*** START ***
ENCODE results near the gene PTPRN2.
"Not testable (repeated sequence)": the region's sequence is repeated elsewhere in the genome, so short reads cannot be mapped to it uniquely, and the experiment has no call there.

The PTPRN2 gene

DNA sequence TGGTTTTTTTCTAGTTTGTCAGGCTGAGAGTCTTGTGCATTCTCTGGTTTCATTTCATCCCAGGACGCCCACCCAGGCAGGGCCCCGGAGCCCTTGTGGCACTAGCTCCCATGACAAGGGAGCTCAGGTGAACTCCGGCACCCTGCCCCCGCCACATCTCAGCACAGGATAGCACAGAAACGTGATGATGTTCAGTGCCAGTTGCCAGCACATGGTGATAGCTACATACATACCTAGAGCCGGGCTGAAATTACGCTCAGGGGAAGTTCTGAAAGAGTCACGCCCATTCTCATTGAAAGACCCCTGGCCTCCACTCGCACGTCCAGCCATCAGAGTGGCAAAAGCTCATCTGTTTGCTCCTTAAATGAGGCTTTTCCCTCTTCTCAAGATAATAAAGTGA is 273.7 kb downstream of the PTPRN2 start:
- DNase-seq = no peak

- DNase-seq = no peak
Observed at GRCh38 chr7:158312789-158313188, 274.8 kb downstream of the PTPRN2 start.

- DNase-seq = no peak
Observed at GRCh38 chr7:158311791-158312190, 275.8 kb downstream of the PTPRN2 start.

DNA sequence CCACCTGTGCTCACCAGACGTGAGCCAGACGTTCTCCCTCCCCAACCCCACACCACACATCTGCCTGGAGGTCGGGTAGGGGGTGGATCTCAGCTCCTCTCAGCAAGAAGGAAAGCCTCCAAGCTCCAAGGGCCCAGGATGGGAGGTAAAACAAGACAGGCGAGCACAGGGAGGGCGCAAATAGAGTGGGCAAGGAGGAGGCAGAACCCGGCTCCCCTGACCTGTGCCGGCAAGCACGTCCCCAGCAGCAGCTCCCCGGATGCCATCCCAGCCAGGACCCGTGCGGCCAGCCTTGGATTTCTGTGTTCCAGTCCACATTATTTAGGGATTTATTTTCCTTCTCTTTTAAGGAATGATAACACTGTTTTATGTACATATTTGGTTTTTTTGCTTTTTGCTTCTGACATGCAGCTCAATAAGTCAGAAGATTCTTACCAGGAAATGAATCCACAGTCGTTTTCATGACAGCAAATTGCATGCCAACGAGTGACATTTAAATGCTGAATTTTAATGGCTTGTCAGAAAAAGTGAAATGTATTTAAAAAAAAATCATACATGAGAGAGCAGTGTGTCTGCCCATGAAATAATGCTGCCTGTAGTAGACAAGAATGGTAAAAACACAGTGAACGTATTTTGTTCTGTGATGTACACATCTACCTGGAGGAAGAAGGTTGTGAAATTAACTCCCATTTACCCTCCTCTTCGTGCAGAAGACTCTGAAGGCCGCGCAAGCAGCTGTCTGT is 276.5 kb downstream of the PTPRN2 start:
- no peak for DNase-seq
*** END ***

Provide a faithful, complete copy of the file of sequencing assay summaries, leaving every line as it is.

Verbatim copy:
ENCODE results near the gene PTPRN2.
"Not testable (repeated sequence)": the region's sequence is repeated elsewhere in the genome, so short reads cannot be mapped to it uniquely, and the experiment has no call there.

The PTPRN2 gene

DNA sequence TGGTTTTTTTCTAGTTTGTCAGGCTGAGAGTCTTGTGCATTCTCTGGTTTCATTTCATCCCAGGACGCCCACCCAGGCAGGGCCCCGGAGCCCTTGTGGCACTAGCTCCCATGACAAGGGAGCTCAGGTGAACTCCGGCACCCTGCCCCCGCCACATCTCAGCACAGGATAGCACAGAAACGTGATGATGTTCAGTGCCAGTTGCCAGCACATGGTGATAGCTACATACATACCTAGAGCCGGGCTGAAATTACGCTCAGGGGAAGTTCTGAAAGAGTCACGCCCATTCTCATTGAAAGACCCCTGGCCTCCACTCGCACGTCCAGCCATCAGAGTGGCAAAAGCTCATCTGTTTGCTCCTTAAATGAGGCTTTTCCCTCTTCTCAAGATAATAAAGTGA is 273.7 kb downstream of the PTPRN2 start:
- DNase-seq = no peak

- DNase-seq = no peak
Observed at GRCh38 chr7:158312789-158313188, 274.8 kb downstream of the PTPRN2 start.

- DNase-seq = no peak
Observed at GRCh38 chr7:158311791-158312190, 275.8 kb downstream of the PTPRN2 start.

DNA sequence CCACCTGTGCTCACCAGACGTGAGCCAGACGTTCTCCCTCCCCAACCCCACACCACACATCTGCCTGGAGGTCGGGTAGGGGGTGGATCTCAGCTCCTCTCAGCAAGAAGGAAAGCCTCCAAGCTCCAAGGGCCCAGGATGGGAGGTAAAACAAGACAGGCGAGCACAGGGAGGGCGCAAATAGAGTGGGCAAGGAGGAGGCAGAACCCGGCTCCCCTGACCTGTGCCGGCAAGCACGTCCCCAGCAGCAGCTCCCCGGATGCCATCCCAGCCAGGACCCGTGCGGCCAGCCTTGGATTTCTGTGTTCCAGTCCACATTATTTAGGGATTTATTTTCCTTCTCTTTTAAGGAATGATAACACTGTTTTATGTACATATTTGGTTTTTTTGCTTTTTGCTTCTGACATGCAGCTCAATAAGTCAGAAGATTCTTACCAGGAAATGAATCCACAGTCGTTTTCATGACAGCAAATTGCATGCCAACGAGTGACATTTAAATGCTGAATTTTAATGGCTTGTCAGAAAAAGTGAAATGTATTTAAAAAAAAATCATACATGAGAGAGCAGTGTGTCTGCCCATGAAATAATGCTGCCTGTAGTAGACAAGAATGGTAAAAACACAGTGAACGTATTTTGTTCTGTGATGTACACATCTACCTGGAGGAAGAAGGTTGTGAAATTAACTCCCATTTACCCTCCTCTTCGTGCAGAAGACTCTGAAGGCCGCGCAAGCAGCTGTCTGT is 276.5 kb downstream of the PTPRN2 start:
- no peak for DNase-seq